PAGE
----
The Builder has some property, or hopes to acquire some property, where he can put together a home. He is a man of good taste, hardworking, and with an almost zen-like sense of what is good in woodworking. The plan is to build a beautiful replica of a Cape Cod style home, his perfect home, and a thing that will challenge his abilities.

But things don’t go according to plan. His finances don’t come together. Hell, life doesn’t quite come together, but again, neither is anything so dramatically wrong that he is given the drama of trying to fight metaphorical fires. No, this is life, slow, grinding, and my God, so painfully beautiful. The Builder drifts, living in a trailer on the property, making a fire, staring into the fire, being moved by the wildflowers surrounding him. He visits friends and argues, tries to get the property in shape, finally works in a restaurant, and almost falls into an affair with the wife of the friend who’s putting him up. He falls in with some young men, but this is nothing sordid–again, this is not meant to be rip-roaring drama, but a rather Ozuian struggle to make sense of this world. When we see him riding his bike with these young men, the result is moving and strange, like the best dreams.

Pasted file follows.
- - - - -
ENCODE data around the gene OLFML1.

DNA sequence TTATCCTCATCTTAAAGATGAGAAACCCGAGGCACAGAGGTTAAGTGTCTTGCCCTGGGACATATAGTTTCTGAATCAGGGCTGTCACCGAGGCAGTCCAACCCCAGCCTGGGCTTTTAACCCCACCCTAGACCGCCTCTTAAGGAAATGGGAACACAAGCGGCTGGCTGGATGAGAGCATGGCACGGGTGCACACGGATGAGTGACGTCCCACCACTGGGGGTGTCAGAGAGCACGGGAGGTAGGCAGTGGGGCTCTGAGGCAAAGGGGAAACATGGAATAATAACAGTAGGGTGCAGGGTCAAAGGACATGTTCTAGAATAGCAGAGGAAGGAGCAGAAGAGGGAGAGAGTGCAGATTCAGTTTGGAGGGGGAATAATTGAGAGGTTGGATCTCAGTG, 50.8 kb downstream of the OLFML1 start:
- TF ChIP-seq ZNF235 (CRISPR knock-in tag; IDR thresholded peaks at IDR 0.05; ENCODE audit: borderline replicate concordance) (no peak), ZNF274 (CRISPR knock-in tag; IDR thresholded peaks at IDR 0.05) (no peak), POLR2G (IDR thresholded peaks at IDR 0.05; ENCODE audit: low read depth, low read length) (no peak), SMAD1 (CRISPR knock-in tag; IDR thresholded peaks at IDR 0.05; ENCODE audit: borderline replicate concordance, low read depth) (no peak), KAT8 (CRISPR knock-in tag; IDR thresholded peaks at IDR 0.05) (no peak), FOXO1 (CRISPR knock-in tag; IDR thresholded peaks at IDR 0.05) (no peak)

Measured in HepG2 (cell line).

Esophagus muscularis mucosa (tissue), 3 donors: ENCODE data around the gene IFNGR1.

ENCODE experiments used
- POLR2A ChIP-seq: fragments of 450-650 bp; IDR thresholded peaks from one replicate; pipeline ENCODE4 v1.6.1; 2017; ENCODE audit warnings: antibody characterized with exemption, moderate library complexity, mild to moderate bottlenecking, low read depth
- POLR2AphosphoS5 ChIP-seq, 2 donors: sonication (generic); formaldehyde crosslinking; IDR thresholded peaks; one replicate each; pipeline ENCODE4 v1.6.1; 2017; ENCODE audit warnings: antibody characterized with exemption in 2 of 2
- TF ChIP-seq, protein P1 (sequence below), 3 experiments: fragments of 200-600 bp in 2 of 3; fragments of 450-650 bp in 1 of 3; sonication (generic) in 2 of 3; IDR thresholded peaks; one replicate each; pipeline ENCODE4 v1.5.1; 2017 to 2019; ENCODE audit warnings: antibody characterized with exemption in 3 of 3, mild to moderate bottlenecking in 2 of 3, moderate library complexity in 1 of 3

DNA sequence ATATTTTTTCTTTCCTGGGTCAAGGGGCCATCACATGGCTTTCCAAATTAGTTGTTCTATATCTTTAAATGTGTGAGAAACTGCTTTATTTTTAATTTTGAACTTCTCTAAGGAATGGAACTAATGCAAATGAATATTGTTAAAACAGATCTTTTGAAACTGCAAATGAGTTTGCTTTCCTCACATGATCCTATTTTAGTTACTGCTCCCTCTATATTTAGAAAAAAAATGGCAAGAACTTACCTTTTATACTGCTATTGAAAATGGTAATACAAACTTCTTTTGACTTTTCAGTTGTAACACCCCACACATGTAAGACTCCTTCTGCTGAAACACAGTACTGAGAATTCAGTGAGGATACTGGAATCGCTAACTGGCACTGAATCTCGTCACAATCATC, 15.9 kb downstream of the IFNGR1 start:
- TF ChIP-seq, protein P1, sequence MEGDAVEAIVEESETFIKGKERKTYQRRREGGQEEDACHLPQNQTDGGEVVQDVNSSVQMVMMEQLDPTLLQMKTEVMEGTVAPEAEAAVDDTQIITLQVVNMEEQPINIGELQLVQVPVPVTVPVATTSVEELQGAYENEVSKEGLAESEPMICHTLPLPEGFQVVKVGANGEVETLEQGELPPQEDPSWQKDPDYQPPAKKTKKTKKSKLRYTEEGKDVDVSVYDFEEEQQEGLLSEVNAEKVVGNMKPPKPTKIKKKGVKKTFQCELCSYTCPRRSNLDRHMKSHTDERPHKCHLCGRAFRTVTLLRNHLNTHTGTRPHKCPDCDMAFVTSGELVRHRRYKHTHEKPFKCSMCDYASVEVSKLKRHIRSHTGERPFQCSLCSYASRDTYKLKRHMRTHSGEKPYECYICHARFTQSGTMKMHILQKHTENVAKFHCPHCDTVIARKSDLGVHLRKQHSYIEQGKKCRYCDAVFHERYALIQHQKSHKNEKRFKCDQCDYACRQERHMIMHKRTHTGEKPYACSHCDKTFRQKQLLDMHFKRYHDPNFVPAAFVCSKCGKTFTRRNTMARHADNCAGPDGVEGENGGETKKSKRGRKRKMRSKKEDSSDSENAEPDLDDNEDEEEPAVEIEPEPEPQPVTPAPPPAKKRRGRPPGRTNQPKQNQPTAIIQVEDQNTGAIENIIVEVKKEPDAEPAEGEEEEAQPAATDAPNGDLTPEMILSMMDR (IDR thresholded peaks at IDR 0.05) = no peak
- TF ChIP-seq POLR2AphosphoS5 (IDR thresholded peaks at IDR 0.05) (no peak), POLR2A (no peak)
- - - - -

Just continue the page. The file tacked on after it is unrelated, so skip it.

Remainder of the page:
The simple act of riding a bike reveals in its simplicity the notions that life is hard, life is beautiful, and life is complex and multitudinous. Watch The Builder and marvel. See a man’s dream not die, but go into stasis–this house might still be a possibility, but it is elusive. That’s dreaming, isn’t it? Dreams rarely come true, but even when they do, the route and the result are like nothing you imagine.

Director R. Alverson will never be lauded like Christopher Nolan, nor will he take on such giant projects or have whole armies of special effects crews at his disposal, and he may not have such movie stars on his sets. But he lives in the world of dream and reality, and he understands that, like the magic of water draining through your hands, both are linked and unpredictable. Dreams in The Builder are messy, complicated, and, eventually, unresolved. The closing shot is as odd as Inception, but you will be left pondering this one for a very long time.